2) We developed an educational program consisting of six cyber seminars that were offered through LiveMeeting. Each session's presentation was 30 minutes with 15 minutes for Q&A. The format of the presentations occurred using an interview-type style (moderator asked questions; presenters responded to questions). Internal VA reports, containing PSI rates, were used as a learning tool to walk through various topics related to the PSIs while providing concrete, relevant examples.

3) Of 181 potential participants, 82 participants signed up to take part in the educational program; on average, nine participants attended the cyber seminars that were offered via LiveMeeting. The program was implemented over the course of 13 weeks. Some of the covered topics included: an overview of PSI rates contained in internal reports, how to interpret PSI rates, how to use the PSIs, and organizational factors to consider. Feedback from the surveys, administered immediately after conclusion of each presentation, assured us that our presentations were clear and concise; we were making complicated topics understandable; and participants enjoyed our use of the interview style format (which broke up the monotony that can occur during a one speaker presentation).

4) We administered the survey to 82 participant; a total of 16 individuals responded. Findings from the survey administration included: most respondents were satisfied with what was learned through the program; thought the session topics chosen for the program were useful; would recommend this program to their staff/colleagues; felt that the knowledge gained from the program would be put to direct use; and felt they had the knowledge to use the PSIs for QI. Some of the reasons that contributed most to their learning about the PSIs were: the structure of the program (e.g., LiveMeeting, archived/recorded sessions on study SharePoint site to access on their own time, availability of archived handouts) and the content (e.g., clear, concise, and applied clinical examples). Some of the reasons that contributed least to their learning about the PSIs were: lack of face-to-face training, lack of available time to join the sessions, and technical issues. Recommendations for improving the program included: having multiple LiveMeeting sessions on each topic and having participants work through activities based on what was learned in each session (such as conducting a drill down on data and discussing QI opportunities).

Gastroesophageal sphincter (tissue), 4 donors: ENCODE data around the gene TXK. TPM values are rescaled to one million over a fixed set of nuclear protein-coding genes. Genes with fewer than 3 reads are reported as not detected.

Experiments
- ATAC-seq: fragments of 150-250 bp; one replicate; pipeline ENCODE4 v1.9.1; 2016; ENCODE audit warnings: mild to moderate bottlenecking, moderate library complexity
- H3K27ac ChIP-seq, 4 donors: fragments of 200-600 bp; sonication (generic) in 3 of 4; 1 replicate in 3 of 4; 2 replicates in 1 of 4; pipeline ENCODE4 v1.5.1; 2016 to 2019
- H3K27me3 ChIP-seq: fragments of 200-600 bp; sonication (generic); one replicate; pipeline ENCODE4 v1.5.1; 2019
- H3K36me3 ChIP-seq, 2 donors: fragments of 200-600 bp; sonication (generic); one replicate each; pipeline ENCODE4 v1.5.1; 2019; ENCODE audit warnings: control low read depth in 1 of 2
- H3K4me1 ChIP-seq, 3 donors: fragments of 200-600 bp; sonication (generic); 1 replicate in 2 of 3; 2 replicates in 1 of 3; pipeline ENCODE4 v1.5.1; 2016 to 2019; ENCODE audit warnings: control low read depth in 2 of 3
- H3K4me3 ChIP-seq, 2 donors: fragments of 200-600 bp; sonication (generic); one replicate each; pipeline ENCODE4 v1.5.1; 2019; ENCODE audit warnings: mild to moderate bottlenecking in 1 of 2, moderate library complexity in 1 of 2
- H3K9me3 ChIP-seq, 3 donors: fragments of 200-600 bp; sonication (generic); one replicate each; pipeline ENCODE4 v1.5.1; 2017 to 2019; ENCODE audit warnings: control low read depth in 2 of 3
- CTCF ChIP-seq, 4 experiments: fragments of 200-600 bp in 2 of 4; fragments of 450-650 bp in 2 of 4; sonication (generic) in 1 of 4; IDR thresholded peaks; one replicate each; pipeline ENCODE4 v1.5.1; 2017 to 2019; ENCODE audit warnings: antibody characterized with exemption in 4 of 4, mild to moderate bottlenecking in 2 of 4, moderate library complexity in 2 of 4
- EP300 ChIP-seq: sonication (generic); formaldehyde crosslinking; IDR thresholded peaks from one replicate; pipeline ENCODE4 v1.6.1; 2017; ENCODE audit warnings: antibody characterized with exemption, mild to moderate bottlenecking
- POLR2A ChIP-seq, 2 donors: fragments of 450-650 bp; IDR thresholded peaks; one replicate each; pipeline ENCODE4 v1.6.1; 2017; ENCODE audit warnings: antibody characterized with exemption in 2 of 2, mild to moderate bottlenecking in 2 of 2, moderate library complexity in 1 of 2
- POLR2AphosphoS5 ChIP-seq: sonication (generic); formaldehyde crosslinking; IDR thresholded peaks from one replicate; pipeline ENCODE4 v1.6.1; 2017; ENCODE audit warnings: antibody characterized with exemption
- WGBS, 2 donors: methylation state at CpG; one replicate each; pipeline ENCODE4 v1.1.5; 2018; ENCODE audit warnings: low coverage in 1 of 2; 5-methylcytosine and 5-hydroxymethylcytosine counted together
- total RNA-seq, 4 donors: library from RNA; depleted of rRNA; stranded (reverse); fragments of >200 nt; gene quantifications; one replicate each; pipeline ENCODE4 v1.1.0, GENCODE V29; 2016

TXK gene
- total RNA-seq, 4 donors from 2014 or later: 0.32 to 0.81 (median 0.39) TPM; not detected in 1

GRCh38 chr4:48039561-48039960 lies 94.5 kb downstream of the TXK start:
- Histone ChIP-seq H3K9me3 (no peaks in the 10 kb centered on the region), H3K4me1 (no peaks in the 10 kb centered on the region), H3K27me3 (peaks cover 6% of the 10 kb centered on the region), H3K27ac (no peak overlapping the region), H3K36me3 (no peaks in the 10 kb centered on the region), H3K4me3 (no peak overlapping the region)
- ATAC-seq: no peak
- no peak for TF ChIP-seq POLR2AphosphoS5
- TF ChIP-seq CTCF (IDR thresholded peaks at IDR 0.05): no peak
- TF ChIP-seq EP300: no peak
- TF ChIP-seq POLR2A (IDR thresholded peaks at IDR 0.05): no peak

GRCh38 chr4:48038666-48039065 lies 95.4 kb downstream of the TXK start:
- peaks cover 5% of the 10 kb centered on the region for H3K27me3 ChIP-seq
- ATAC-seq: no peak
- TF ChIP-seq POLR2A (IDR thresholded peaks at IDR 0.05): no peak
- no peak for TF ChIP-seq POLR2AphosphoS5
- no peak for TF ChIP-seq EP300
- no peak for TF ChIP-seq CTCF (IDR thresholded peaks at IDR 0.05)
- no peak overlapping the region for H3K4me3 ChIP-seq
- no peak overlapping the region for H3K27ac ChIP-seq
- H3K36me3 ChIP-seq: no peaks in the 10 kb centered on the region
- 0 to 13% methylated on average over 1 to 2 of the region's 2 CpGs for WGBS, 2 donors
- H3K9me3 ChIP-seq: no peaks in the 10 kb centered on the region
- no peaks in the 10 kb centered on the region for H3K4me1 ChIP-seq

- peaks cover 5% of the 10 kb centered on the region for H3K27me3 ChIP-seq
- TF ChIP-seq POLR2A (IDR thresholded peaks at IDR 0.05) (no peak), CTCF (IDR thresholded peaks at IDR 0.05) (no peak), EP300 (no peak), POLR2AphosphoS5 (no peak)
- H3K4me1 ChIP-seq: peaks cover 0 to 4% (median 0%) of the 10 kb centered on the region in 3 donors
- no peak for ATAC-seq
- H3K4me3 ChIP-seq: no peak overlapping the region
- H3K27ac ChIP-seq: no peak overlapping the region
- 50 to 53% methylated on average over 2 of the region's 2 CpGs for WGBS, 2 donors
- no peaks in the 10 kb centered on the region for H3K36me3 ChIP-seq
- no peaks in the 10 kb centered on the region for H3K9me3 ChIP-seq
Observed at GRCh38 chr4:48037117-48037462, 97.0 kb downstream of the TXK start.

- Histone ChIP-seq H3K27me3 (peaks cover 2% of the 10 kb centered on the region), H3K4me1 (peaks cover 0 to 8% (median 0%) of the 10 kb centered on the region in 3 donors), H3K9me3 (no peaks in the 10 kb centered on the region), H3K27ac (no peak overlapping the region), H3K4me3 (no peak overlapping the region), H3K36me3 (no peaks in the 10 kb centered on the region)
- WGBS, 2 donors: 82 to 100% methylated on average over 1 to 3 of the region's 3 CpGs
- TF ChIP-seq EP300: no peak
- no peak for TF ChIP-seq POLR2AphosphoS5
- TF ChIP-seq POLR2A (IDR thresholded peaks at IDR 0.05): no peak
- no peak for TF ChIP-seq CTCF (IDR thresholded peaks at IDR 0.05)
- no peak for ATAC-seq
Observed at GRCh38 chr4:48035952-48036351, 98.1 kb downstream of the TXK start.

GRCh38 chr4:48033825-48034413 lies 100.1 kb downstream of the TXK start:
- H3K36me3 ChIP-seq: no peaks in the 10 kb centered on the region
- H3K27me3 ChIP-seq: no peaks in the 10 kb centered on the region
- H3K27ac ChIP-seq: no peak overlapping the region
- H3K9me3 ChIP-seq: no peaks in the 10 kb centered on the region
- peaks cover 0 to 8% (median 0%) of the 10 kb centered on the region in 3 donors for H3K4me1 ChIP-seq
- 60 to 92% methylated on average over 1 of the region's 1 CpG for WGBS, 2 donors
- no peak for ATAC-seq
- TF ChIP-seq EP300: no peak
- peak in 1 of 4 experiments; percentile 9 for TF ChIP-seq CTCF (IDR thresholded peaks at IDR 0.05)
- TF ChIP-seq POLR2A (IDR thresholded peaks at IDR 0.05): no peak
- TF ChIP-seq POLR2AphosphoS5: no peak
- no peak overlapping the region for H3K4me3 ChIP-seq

IMPACT:
Through our program, VA participants learned how to interpret and use the PSIs. In turn, this education could be useful to participants as they will be better informed about how to interpret their PSI rates and will also know more about the strengths and limitations of the PSIs. The education received could also lead to development of QI projects using the PSIs, improving patient safety and the quality of care delivered to Veterans. This study also should help to inform VA efforts about public reporting when VA decides to publicly release PSI rates on the VA and CMS Hospital Compare websites. Future studies using other types of interventions are needed to complement this approach.

PUBLICATIONS:

Journal Articles

  1. Rivard PE, Parker VA, Rosen AK. Quality improvement for patient safety: project-level versus program-level learning. Health care management review. 2013 Jan 1; 38(1):40-50.


DRA: Health Systems
DRE: Prevention
Keywords: QUERI Implementation
MeSH Terms: none